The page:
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"White House, U.S. Capitol emptied in plane scare"
- From: "Stephen Irwin" <stepheni@xxxxxxxxx>
- Date: Wed, 11 May 2005 20:55:13 -0500
Wednesday, May 11, 2005
White House, U.S. Capitol emptied in plane scare
WASHINGTON (Reuters) - Fighter jets scrambled over Washington on Wednesday
when a plane breached restricted airspace prompting the evacuation of the
White House and the U.S. Congress amid fears of a Sept. 11-style attack, but
the president was not told until he finished a bicycle ride.
The light private Cessna had ignored calls from air traffic controllers and
entered the restricted air zone around Washington, coming within three miles
of the White House before turning away, authorities said.
The plane's approach sent two F-16 fighter jets into the air over the U.S.
capital and thousands of staff and tourists into the streets outside the
White House, Capitol building and Supreme Court in an urgent evacuation.
The U.S. Customs service also scrambled Black Hawk helicopters during the
alert, which the White House characterized as the most serious since the
Sept. 11, 2001, attacks by hijacked airliners on New York and Washington.
But President Bush was on a bicycle ride at a suburban wildlife preserve in
nearby Maryland at the time and was not told about the crisis until the end
of his bike ride and some 40 minutes after the "all-clear" was given.
Vice President Dick Cheney who was at the White House at the time was
quickly evacuated, White House spokesman Scott McClellan said, and Defense
Secretary Donald Rumsfeld was told about the incident just before noon (1700
GMT), around the time it happened.
A Homeland Security Department officials said the Secret Service determined
the air intrusion appeared to be accidental and no charges would be filed
against the two men on board.
First lady Laura Bush and former first lady Nancy Reagan, who was visiting,
were rushed to a secure location on the White House grounds, McClellan said.
"A determination was made that the threat posed no danger to the president
since he was at an off-site location, and protocols were in place to protect
people in the area of the threat," McClellan said. "Those protocols did not
require any presidential authority."
"Given such circumstances and the fact that the plane turned away from the
White House, the decision was made to inform the president upon conclusion
of his bike ride," McClellan added.
The two fighters, which scrambled from nearby Andrews Air Force base,
intercepted the Cessna and fired four flares to get the pilot's attention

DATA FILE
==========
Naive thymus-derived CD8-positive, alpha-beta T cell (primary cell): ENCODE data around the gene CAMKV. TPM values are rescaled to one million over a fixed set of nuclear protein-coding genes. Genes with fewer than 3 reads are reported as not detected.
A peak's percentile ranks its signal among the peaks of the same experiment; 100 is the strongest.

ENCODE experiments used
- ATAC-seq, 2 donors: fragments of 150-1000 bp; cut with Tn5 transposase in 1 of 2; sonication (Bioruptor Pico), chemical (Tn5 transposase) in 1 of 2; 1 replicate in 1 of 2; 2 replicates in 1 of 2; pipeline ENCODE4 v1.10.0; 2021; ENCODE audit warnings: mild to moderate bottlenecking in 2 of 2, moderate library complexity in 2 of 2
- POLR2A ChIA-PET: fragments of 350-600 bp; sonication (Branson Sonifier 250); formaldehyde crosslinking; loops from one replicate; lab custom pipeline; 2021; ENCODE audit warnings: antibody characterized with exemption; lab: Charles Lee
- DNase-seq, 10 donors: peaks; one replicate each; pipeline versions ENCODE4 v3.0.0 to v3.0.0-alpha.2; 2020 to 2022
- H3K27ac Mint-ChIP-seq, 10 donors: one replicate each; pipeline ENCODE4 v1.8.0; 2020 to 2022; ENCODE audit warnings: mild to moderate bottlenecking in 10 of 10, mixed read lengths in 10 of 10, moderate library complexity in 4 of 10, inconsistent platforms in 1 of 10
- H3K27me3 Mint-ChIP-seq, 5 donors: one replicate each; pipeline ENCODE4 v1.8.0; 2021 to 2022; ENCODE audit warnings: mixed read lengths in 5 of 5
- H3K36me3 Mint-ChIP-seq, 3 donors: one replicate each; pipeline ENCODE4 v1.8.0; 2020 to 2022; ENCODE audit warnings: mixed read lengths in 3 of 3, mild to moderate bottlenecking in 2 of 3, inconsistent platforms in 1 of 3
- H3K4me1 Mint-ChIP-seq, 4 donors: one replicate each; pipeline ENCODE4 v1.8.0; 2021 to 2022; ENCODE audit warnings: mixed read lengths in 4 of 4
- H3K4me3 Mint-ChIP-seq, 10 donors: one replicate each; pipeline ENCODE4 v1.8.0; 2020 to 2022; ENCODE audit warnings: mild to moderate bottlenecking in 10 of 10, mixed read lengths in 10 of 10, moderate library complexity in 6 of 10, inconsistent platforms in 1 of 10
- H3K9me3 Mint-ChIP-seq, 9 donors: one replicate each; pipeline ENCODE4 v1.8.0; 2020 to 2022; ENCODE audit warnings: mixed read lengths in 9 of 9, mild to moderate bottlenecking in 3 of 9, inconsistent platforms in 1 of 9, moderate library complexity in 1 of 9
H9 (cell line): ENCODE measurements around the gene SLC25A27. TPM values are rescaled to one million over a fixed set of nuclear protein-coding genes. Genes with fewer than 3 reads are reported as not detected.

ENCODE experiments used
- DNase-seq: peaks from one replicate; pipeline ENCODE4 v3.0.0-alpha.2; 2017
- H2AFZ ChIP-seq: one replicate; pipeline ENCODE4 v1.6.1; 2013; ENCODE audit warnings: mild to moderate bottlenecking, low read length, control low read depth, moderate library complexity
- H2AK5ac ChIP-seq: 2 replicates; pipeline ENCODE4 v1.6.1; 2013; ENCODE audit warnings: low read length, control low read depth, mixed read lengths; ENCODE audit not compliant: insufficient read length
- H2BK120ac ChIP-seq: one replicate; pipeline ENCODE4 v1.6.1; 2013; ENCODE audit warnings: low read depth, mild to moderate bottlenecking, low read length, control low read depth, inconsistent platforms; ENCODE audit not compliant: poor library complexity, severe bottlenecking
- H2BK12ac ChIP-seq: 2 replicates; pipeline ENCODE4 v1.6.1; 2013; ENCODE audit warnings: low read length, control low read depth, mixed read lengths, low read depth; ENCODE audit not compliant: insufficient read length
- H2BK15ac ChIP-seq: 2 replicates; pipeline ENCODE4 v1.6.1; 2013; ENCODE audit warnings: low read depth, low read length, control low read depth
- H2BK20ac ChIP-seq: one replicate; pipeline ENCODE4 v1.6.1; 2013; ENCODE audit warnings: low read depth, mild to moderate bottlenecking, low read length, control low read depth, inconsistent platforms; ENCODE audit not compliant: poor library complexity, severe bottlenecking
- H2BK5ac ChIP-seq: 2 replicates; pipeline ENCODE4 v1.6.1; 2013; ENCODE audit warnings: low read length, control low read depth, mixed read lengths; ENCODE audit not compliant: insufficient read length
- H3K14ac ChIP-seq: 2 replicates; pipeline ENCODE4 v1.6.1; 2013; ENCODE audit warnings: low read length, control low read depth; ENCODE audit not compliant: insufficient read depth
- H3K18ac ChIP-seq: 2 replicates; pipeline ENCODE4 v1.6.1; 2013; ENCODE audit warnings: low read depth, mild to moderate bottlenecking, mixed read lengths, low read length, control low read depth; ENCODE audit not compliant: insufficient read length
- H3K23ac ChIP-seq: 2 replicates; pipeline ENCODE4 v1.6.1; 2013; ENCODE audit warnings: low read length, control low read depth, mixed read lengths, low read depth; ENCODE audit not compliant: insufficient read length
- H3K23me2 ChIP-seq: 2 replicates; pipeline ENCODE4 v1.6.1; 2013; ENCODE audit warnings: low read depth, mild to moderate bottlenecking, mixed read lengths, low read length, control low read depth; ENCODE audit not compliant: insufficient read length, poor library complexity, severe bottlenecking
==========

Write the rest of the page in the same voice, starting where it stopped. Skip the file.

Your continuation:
before escorting the plane to nearby Frederick, Maryland, officials said.
Defense Secretary Donald Rumsfeld was advised of the incident just before
noon (1700 GMT) and "was available to make any necessary decisions as the
situation developed," Pentagon spokesman Bryan Whitman told reporters.
Whitman refused to discuss the rules of engagement or whether such
"decisions" might have included a potential order to shoot down the errant
An aircraft owners and pilots Web site said the two men on board the small
plane were a flight instructor and a student pilot who was a member of the
10-person flying club that owned the plane in Smoketown, Pennsylvania.
But Capitol police took no chances. "Get out, get out," they shouted to
lawmakers and staff as they moved through the building and adjacent offices,
clearing the floors and galleries in both chambers.
U.S. senators debating highway legislation dropped their papers and ran from
the chamber. House of Representatives lawmakers were in the midst of a vote
when the evacuation order came.
Capitol police swiftly moved senators, aides, lobbyists and journalists
toward Union Station, about two blocks away. Police used bullhorns to order
onlookers near the Capitol to "stay away from the building."
The incident, which briefly drove U.S. stock prices lower, prompted the
government's joint operations center to send an "alert" to White House
staff. "Do not leave building. Proceed to interior halls and lower levels.
Avoid windows," the alert read.
The Secret Service and Capitol police gave the "all clear" 15 minutes after
the first alert and allowed staff to return to their offices.
Pilots are not allowed to fly into airspace set up by the Federal Aviation
Administration after the Sept. 11 attacks.
If warnings are ignored and the aircraft remains in restricted airspace it
could be shot down. All pilots with permission to fly into or through
Washington airspace -- mainly commercial flights -- must transmit special
identification codes to air traffic controllers.
Since Sept. 11, various Capitol buildings have been evacuated for a range of
security reasons, from fears of anthrax to bomb threats.
On June 9, 2004, the Capitol also was evacuated after a plane carrying the
governor of Kentucky to former President Ronald Reagan's funeral entered the
The Capitol was also partially evacuated last month when an Australian
citizen stood outside the Capitol with two black suitcases and demanded to
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